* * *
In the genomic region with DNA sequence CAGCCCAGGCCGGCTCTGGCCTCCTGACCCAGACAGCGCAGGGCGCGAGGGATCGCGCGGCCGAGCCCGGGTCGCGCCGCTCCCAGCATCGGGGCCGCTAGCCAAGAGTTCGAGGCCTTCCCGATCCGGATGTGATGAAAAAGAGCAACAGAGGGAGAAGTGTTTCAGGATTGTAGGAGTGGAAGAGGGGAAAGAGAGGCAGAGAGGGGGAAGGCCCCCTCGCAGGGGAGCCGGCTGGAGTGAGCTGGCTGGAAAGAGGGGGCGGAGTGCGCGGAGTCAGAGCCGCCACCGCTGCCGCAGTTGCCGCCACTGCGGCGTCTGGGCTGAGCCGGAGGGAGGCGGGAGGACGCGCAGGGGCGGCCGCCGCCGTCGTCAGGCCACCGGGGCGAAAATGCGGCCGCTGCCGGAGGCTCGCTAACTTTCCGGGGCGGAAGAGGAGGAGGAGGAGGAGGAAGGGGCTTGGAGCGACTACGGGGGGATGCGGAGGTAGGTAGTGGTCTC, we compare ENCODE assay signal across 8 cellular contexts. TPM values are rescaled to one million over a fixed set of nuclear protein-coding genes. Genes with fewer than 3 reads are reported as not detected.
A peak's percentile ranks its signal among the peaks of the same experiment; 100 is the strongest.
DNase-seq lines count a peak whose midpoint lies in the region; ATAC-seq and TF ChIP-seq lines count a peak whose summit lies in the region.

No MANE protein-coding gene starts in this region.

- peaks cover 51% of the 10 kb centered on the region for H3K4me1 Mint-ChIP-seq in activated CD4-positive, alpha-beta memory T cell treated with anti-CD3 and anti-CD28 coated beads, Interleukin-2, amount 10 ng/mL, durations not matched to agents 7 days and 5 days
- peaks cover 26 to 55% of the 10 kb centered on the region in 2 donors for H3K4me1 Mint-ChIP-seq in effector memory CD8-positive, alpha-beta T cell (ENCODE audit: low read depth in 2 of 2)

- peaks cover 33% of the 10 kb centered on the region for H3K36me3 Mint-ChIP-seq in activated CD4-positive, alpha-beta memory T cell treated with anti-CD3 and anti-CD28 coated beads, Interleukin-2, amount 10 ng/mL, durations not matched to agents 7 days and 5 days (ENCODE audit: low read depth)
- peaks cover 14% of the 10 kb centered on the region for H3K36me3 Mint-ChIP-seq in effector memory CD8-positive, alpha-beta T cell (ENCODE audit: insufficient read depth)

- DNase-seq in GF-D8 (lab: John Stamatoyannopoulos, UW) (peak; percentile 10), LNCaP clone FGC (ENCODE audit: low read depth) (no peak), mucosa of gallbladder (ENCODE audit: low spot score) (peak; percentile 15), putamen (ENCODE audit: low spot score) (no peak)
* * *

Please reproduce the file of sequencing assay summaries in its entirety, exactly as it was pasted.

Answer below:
In the genomic region with DNA sequence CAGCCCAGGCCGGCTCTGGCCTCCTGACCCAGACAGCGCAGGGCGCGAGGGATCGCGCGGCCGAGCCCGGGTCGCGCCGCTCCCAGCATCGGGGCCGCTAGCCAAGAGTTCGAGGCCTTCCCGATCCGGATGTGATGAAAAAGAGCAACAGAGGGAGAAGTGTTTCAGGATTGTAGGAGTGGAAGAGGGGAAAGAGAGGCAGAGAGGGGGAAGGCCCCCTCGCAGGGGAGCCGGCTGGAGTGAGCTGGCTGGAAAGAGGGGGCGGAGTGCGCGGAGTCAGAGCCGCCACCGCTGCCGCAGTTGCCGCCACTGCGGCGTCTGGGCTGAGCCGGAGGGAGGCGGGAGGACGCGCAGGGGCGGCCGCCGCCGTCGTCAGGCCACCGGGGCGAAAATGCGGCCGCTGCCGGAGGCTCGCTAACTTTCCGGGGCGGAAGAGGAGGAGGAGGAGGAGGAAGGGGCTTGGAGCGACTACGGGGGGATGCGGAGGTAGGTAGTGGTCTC, we compare ENCODE assay signal across 8 cellular contexts. TPM values are rescaled to one million over a fixed set of nuclear protein-coding genes. Genes with fewer than 3 reads are reported as not detected.
A peak's percentile ranks its signal among the peaks of the same experiment; 100 is the strongest.
DNase-seq lines count a peak whose midpoint lies in the region; ATAC-seq and TF ChIP-seq lines count a peak whose summit lies in the region.

No MANE protein-coding gene starts in this region.

- peaks cover 51% of the 10 kb centered on the region for H3K4me1 Mint-ChIP-seq in activated CD4-positive, alpha-beta memory T cell treated with anti-CD3 and anti-CD28 coated beads, Interleukin-2, amount 10 ng/mL, durations not matched to agents 7 days and 5 days
- peaks cover 26 to 55% of the 10 kb centered on the region in 2 donors for H3K4me1 Mint-ChIP-seq in effector memory CD8-positive, alpha-beta T cell (ENCODE audit: low read depth in 2 of 2)

- peaks cover 33% of the 10 kb centered on the region for H3K36me3 Mint-ChIP-seq in activated CD4-positive, alpha-beta memory T cell treated with anti-CD3 and anti-CD28 coated beads, Interleukin-2, amount 10 ng/mL, durations not matched to agents 7 days and 5 days (ENCODE audit: low read depth)
- peaks cover 14% of the 10 kb centered on the region for H3K36me3 Mint-ChIP-seq in effector memory CD8-positive, alpha-beta T cell (ENCODE audit: insufficient read depth)

- DNase-seq in GF-D8 (lab: John Stamatoyannopoulos, UW) (peak; percentile 10), LNCaP clone FGC (ENCODE audit: low read depth) (no peak), mucosa of gallbladder (ENCODE audit: low spot score) (peak; percentile 15), putamen (ENCODE audit: low spot score) (no peak)